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Parasites bare all

The very nature of the parasitic lifestyle enables parasites to substantially reduce the size of their genome. In 22 November Nature, Michaël Katanika and colleagues at Genoscope describe the genome of the microsporidian parasite Encephalitozoon cuniculi, which seems to have taken this reduction process to the very limit (Nature 2001, 414:450-453.).

The 2.9 Mb E. cuniculi genome consists of 11 chromosomes with 1,997 potential protein coding sequences tightly packed together with little 'junk' DNA in between. It has long been thought that the microsporidia diverged evolutionarily before the development of mitochondria, as these organelles are absent from the cytoplasm of the parasite. But, with the completion of the genome sequence five proteins classically associated with Fe-S cluster assembly machinery - an essential function of mitochondria - have been identified. It is still unclear if these genes have relocated to a site within the cytoplasm or exist in a residual mitochondrion-derived organelle such as the 'mitosome' recently described in Entamoeba histolytica.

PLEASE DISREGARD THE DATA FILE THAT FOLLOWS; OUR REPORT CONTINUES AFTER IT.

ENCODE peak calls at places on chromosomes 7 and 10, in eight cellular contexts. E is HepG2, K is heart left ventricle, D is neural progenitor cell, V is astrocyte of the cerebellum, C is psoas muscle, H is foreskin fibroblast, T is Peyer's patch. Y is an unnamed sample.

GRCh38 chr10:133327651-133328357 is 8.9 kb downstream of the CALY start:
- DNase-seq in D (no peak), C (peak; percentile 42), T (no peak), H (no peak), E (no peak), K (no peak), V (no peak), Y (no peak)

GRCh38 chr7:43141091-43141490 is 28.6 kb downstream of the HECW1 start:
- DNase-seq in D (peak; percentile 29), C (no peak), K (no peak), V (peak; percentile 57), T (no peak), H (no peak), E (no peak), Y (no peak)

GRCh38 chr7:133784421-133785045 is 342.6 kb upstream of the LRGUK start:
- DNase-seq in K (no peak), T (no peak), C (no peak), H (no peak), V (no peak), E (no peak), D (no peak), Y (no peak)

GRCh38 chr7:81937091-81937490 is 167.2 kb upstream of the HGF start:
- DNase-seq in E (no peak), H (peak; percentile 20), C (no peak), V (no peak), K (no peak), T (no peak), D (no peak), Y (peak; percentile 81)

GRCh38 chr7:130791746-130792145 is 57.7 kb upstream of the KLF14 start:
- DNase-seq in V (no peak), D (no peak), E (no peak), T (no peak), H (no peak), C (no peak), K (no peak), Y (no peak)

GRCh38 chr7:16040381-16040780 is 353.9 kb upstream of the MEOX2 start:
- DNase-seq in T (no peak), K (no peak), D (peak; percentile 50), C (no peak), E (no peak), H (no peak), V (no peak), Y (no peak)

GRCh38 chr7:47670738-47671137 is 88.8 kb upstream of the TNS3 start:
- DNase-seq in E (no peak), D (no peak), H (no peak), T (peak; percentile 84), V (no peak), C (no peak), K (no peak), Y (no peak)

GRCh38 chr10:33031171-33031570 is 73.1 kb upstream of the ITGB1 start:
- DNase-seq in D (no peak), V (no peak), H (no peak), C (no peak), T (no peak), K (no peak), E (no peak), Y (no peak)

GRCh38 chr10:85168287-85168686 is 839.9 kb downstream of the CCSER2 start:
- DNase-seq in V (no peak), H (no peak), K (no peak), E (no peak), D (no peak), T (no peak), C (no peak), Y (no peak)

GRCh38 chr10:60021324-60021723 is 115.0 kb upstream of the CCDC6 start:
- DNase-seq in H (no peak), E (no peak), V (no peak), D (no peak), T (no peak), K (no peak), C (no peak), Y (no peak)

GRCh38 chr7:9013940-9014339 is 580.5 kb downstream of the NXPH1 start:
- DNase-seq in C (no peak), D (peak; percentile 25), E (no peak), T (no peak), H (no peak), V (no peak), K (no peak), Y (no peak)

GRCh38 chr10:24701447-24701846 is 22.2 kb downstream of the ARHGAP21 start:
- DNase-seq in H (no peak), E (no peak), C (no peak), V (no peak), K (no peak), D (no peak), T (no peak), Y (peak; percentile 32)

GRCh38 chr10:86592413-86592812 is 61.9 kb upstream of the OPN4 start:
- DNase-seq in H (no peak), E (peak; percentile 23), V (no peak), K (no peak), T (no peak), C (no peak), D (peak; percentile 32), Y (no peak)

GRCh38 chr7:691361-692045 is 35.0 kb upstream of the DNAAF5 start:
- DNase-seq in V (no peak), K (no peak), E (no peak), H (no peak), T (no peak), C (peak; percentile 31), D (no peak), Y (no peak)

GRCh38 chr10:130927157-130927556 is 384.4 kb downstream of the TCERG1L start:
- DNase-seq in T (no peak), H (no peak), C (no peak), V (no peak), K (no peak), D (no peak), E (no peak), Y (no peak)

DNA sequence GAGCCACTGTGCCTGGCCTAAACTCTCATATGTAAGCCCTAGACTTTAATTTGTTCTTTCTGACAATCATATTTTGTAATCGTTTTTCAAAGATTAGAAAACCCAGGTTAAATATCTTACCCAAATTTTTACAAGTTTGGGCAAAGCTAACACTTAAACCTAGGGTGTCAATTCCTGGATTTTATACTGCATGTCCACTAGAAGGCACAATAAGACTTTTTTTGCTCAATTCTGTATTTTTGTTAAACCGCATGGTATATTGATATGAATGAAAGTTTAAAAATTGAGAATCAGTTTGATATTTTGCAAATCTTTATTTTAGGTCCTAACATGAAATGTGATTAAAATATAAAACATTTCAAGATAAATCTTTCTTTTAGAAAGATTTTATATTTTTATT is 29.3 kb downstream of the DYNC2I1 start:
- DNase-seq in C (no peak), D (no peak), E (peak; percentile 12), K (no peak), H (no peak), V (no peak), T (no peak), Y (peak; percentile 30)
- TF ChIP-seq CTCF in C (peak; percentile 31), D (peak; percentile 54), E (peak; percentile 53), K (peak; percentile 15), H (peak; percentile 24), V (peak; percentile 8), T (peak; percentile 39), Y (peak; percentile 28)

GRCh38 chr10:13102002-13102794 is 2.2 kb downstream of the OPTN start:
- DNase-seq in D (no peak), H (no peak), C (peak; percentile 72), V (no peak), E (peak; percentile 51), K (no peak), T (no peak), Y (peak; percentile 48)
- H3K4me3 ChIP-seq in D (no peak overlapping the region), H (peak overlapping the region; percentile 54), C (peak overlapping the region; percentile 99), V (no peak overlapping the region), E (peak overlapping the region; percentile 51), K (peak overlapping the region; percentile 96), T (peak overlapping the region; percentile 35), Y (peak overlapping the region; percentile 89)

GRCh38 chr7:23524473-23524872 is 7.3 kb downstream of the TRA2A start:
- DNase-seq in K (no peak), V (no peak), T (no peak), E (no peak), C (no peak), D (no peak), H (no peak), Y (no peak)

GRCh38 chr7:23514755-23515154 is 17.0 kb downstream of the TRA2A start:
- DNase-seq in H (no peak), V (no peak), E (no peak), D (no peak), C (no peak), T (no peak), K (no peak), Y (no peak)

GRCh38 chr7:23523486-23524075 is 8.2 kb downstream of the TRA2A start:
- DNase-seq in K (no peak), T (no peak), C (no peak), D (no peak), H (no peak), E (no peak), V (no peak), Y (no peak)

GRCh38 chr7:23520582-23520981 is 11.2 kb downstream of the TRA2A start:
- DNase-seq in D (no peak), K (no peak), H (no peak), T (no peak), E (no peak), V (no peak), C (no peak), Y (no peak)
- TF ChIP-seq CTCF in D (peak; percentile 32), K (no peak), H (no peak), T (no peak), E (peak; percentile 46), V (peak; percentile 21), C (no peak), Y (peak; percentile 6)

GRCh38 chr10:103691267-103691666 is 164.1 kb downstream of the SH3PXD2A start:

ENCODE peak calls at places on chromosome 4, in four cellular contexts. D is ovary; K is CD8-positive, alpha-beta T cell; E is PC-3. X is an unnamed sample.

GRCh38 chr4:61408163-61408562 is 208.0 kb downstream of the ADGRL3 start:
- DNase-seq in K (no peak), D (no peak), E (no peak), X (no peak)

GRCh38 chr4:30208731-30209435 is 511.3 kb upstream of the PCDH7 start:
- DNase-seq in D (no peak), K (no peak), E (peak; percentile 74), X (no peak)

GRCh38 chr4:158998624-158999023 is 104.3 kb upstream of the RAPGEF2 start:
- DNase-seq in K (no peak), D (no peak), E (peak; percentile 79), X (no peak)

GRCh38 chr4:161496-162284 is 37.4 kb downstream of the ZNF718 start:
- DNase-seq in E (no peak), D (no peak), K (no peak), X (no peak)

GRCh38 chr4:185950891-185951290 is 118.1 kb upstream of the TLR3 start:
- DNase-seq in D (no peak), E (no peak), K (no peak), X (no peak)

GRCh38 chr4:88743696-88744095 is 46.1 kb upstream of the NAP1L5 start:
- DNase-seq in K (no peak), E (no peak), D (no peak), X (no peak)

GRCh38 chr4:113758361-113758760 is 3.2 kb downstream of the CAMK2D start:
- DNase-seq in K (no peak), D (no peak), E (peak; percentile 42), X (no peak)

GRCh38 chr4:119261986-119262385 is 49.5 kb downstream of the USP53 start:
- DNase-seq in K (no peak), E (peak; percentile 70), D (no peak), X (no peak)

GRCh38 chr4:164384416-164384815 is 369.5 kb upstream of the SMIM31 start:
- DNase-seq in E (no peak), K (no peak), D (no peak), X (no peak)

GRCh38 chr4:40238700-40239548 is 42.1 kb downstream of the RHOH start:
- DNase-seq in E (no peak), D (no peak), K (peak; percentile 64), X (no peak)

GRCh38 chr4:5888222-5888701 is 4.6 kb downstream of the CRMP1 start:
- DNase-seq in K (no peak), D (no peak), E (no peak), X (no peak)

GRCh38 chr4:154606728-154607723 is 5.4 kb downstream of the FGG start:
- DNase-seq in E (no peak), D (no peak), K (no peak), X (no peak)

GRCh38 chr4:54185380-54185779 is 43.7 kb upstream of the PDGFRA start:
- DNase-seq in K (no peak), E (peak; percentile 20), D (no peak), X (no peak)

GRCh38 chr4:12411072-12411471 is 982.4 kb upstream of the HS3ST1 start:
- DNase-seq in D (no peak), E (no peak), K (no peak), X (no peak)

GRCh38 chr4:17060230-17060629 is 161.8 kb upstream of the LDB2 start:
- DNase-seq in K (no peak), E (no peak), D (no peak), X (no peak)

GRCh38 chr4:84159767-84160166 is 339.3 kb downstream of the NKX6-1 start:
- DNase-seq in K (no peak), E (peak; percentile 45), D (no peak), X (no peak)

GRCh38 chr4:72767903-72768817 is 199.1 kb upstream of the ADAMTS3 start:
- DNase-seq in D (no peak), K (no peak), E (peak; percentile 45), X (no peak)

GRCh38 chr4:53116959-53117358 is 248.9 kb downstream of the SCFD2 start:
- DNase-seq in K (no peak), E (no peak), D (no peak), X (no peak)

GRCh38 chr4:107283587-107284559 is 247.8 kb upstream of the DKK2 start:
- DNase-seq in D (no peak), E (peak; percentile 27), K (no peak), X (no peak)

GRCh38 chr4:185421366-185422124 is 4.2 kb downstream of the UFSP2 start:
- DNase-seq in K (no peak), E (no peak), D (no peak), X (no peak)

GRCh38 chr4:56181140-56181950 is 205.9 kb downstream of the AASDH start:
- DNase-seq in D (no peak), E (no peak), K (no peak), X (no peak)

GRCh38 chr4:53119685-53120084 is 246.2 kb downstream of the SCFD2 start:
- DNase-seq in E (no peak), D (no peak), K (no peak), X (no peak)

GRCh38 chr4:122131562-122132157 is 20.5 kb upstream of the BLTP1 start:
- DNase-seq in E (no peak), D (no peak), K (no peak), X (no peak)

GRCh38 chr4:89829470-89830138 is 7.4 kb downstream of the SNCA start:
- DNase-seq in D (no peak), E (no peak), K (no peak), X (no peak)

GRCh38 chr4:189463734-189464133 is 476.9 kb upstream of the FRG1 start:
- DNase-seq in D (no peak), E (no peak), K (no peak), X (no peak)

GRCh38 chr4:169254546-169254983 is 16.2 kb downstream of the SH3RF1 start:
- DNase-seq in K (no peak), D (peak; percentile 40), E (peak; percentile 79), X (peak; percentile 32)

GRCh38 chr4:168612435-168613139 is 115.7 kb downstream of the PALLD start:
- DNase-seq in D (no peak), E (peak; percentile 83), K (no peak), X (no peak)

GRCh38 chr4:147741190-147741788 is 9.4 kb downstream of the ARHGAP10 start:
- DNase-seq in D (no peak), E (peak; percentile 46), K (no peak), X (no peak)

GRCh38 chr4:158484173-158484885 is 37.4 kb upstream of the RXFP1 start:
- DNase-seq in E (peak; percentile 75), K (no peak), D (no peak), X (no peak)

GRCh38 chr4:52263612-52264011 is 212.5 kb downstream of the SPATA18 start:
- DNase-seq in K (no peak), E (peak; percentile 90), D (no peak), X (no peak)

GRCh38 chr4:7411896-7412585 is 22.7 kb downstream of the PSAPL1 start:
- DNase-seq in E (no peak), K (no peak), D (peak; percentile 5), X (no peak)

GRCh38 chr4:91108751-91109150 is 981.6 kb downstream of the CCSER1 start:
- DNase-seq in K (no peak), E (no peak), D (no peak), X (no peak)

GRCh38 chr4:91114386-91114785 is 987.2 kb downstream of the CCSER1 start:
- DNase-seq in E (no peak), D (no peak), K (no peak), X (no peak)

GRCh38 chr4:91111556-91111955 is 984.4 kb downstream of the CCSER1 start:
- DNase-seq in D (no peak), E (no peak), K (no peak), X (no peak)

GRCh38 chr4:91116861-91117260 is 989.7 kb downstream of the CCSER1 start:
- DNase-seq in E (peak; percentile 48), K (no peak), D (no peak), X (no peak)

Katanika et al. suggest that this work could provide a useful reference in the comparative genomics of microbial eukaryotes. It may be of particular importance in identifying the relative importance of shared genes in the parasites that cause major human diseases such as Plasmodium and Leishamnia.

In an accompanying News and Views article, Patrick Keeling of the Department of Botany, University of British Columbia, said, "This is an exciting time for parasitology, and if E. cuniculi is an honest herald, many 'rules' are about to be broken."


  1. Nature, []

  2. Genoscope, []

  3. Katinka MD, Duprat S, Cornillot E, Metenier G, Thomarat F, Prensier G, Barbe V, Peyretaillade E, Brottier P, Wincker P, et al.: Genome sequence and gene compaction of the eukaryote parasite Encephalitozoon cuniculi. Nature 2001, 414:450-453., []

  4. Keeling PJ: Parasites go the full monty. Nature 2001, 414:401-402., []

  5. Department of Botany, University of British Columbia, []

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Bruce, D. Parasites bare all. Genome Biol 2, spotlight-20011126-02 (2001).

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